Teaching kids what's right and what's wrong in cyberspace
SOME KIDS THINK IT’S OK to trash someone else in a chat room or on a “blog.” They think it’s OK to assume fake identities, to hack into databases or other computers, to cut and paste material into their papers, to forward sexist or racist jokes, and to download music.
Well, none of that is OK. Those are examples of slander, vandalism, plagiarism, theft, and racism and sexism, and they are just as real on the Internet as on the street or in school—or, sometimes, in court. Just ask Jeffrey Lee Parson, the Minnesota high school senior who was arrested last summer at age 18 for launching the “Blaster” (a.k.a. “LovSan”) worm that infected hundreds of thousands of computers.
But lessons in online ethics are sometimes hard to teach effectively. So when you have an opportunity—as I did recently with my own developing, Internet-using children—seize it.
An e-mail from America Online’s corporate headquarters must have been a mistake. Or so I thought. The message said that our family’s account had been suspended because of a breach in AOL’s terms of service: the rules of etiquette that AOL members must agree to follow. My children—Lizzie, in high school, and Jonny, in middle school—said they didn’t know anything about it.
A quick call to AOL cleared up the mystery. Jonny had posted an instant message that included a common but crude four-letter word that begins with “s.” Jonny had not been cursing at anyone; he had merely been exchanging instant-message gossip with a friend and used the word as an exclamation. The “friend” forwarded the message to AOL, apparently just to get Jonny in trouble.
The AOL staffer, assured that it wouldn’t happen again, quickly restored our service. A chastened Jonny was cyber-grounded for two weeks—no e-mail, no IMs, no surfing, no online access at all. The incident dramatically underscored the message Jonny and Lizzie had been hearing for years: “Don’t type anything online that you wouldn’t want me to read. Or your mom or teachers or friends. Or AOL. Assume anything you type can be read by anyone else. If you don’t want the whole world to read it, don’t type it.”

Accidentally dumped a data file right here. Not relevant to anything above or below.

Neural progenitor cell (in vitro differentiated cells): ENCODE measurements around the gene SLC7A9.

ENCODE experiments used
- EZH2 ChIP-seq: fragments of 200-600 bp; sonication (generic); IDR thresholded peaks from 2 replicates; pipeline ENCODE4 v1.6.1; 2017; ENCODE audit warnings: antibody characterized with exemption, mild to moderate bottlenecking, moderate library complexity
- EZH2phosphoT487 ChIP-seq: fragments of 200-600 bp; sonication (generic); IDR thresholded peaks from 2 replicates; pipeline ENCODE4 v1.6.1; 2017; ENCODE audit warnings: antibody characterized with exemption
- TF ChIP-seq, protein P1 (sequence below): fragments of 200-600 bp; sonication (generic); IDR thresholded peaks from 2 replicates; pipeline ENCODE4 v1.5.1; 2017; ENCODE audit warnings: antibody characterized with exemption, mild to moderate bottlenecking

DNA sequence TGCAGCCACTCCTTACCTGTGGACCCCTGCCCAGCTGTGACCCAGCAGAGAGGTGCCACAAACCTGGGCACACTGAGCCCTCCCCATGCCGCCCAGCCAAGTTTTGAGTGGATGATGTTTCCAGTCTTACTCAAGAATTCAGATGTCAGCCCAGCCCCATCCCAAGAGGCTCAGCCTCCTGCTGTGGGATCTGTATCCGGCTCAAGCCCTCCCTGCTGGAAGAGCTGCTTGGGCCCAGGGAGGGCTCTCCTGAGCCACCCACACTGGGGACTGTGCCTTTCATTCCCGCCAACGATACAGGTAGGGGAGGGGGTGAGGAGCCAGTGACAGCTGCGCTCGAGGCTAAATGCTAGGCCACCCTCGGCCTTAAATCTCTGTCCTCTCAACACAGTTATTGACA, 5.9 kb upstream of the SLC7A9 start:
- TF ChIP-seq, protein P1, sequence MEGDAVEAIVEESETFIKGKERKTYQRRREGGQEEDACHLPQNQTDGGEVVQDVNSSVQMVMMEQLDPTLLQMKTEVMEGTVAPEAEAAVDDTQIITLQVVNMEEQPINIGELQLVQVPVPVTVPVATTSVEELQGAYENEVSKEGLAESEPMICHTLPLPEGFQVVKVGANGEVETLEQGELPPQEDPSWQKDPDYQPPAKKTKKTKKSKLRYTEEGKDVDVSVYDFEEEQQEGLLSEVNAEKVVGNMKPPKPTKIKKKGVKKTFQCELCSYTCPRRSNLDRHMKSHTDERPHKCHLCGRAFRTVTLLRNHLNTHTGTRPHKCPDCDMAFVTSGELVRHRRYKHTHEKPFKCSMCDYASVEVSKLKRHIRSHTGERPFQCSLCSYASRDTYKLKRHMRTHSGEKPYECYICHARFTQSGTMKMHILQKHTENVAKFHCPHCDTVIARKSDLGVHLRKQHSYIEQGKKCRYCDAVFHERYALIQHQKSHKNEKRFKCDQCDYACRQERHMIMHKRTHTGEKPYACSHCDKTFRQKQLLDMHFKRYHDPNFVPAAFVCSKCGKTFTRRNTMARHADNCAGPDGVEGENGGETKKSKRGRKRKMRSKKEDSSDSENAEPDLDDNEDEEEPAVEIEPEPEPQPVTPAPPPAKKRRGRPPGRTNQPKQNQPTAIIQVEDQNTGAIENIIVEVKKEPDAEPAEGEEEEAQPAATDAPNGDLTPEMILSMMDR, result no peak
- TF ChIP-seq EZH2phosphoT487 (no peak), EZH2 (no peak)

I was chastened, too. I appeared to be one of those parents that the experts talk about, the parents who are not teaching their children online ethics or morals. Or hadn’t been—until that day.
From the Experts
Peter Smith, director of the Cybercitizen Partnership, a nonprofit group that promotes online ethics and manners, says most parents do a good job of keeping young people safe online, protecting them from swindlers who are running scams and from perverts who want to meet them in person. But, Smith writes in a white paper on the organization’s Web site, protecting their children is not a parent’s only role. Controlling them is, too. “Kids think they are anonymous online,” Smith writes. “They never see either the victim or the consequences of their actions.” For example, virtually every young person knows it’s wrong to sneak into someone else’s house and prowl around. “Yet when the issue of entering someone else’s computer is brought up,” Smith adds in our e-mail interview, “most don’t feel that is inappropriate—and illegal—behavior.”
Smith and other experts agree that parents need to educate themselves so that they can educate their youngsters. (See the Web sites listed in “Cyber House Rules,” page 92, for suggestions for both parents and teachers.) After all, this is still new technology, and the rules are evolving. Even for parents who have been using computers at home and at work for decades, it’s still a challenge to keep up with all the new ways that children are using computers and the Internet. Most parents regard the Internet as a tool; kids see it as a magic carpet. For parents who are less sophisticated than their offspring about computers and the online world—and that’s the majority—it’s difficult to imagine any big ethical or moral dilemmas when the children are sitting quietly by themselves in front of screens in their bedrooms. After all, they’re not out smoking or drinking or joining gangs.
Howard Newburger, a Rye, New York, psychologist, says too many parents don’t know what their children are doing online. “The Internet is viewed as a benign babysitter,” he says. By keeping computers in “public” areas of the home, instead of behind closed bedroom doors, parents can literally look over their children’s shoulders and find excuses to engage them in what Newburger calls “the potential richness of content and opportunities for discussion and accelerated teaching.”
The sad poster child for electronic ignorance is Blair Hornstine, who was graduated at the top of her class at Moorestown (New Jersey) High School last spring. She applied to Harvard University and was admitted. Then the university reportedly learned that she had borrowed material verbatim from Web sites for essays she wrote for the Cherry Hill, New Jersey, Courier-Post. According to that newspaper, in a story that subsequently received national attention, Hornstine tried to explain away the plagiarism: “I, like most every teenager who has use of a computer, cut and pasted my ideas together. I erroneously thought the way I had submitted the articles was appropriate.” No matter. Harvard withdrew her admission.